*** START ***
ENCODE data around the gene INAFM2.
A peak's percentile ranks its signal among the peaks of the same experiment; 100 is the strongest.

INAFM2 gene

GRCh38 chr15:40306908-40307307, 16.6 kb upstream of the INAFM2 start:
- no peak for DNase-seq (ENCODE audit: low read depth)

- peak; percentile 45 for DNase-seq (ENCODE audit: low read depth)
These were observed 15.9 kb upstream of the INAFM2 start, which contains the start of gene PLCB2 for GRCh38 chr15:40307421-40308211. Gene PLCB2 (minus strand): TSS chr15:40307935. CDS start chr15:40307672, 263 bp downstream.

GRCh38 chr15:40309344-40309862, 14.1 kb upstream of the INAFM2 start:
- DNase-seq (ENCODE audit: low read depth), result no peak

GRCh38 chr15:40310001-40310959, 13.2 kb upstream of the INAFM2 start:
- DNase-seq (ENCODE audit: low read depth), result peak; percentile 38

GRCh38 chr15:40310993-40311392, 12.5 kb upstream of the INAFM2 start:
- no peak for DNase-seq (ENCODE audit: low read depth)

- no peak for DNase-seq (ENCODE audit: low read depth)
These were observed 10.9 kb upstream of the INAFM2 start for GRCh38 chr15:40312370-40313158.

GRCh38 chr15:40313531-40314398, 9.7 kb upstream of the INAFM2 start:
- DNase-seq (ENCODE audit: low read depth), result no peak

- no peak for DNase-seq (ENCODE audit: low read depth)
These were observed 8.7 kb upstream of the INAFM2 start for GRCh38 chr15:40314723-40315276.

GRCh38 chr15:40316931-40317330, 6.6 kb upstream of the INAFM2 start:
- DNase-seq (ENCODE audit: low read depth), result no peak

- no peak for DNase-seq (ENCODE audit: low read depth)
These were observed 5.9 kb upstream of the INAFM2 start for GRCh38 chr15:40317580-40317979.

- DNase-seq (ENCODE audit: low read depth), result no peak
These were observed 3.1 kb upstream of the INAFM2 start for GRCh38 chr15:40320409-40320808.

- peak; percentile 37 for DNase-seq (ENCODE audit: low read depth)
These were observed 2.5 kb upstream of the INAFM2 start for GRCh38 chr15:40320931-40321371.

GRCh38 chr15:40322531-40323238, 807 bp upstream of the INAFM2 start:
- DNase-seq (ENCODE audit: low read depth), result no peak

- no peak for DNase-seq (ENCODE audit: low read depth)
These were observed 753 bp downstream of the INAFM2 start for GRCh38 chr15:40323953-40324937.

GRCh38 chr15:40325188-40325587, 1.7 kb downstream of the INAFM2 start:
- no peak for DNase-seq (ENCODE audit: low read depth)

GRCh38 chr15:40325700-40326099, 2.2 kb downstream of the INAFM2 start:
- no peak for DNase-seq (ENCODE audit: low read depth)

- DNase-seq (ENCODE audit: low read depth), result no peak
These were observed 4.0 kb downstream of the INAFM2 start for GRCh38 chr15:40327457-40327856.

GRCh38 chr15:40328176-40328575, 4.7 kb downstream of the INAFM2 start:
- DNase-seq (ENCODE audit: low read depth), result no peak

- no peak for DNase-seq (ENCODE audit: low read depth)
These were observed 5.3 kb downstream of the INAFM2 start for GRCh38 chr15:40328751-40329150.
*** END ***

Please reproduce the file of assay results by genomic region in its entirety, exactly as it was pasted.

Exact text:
ENCODE data around the gene INAFM2.
A peak's percentile ranks its signal among the peaks of the same experiment; 100 is the strongest.

INAFM2 gene

GRCh38 chr15:40306908-40307307, 16.6 kb upstream of the INAFM2 start:
- no peak for DNase-seq (ENCODE audit: low read depth)

- peak; percentile 45 for DNase-seq (ENCODE audit: low read depth)
These were observed 15.9 kb upstream of the INAFM2 start, which contains the start of gene PLCB2 for GRCh38 chr15:40307421-40308211. Gene PLCB2 (minus strand): TSS chr15:40307935. CDS start chr15:40307672, 263 bp downstream.

GRCh38 chr15:40309344-40309862, 14.1 kb upstream of the INAFM2 start:
- DNase-seq (ENCODE audit: low read depth), result no peak

GRCh38 chr15:40310001-40310959, 13.2 kb upstream of the INAFM2 start:
- DNase-seq (ENCODE audit: low read depth), result peak; percentile 38

GRCh38 chr15:40310993-40311392, 12.5 kb upstream of the INAFM2 start:
- no peak for DNase-seq (ENCODE audit: low read depth)

- no peak for DNase-seq (ENCODE audit: low read depth)
These were observed 10.9 kb upstream of the INAFM2 start for GRCh38 chr15:40312370-40313158.

GRCh38 chr15:40313531-40314398, 9.7 kb upstream of the INAFM2 start:
- DNase-seq (ENCODE audit: low read depth), result no peak

- no peak for DNase-seq (ENCODE audit: low read depth)
These were observed 8.7 kb upstream of the INAFM2 start for GRCh38 chr15:40314723-40315276.

GRCh38 chr15:40316931-40317330, 6.6 kb upstream of the INAFM2 start:
- DNase-seq (ENCODE audit: low read depth), result no peak

- no peak for DNase-seq (ENCODE audit: low read depth)
These were observed 5.9 kb upstream of the INAFM2 start for GRCh38 chr15:40317580-40317979.

- DNase-seq (ENCODE audit: low read depth), result no peak
These were observed 3.1 kb upstream of the INAFM2 start for GRCh38 chr15:40320409-40320808.

- peak; percentile 37 for DNase-seq (ENCODE audit: low read depth)
These were observed 2.5 kb upstream of the INAFM2 start for GRCh38 chr15:40320931-40321371.

GRCh38 chr15:40322531-40323238, 807 bp upstream of the INAFM2 start:
- DNase-seq (ENCODE audit: low read depth), result no peak

- no peak for DNase-seq (ENCODE audit: low read depth)
These were observed 753 bp downstream of the INAFM2 start for GRCh38 chr15:40323953-40324937.

GRCh38 chr15:40325188-40325587, 1.7 kb downstream of the INAFM2 start:
- no peak for DNase-seq (ENCODE audit: low read depth)

GRCh38 chr15:40325700-40326099, 2.2 kb downstream of the INAFM2 start:
- no peak for DNase-seq (ENCODE audit: low read depth)

- DNase-seq (ENCODE audit: low read depth), result no peak
These were observed 4.0 kb downstream of the INAFM2 start for GRCh38 chr15:40327457-40327856.

GRCh38 chr15:40328176-40328575, 4.7 kb downstream of the INAFM2 start:
- DNase-seq (ENCODE audit: low read depth), result no peak

- no peak for DNase-seq (ENCODE audit: low read depth)
These were observed 5.3 kb downstream of the INAFM2 start for GRCh38 chr15:40328751-40329150.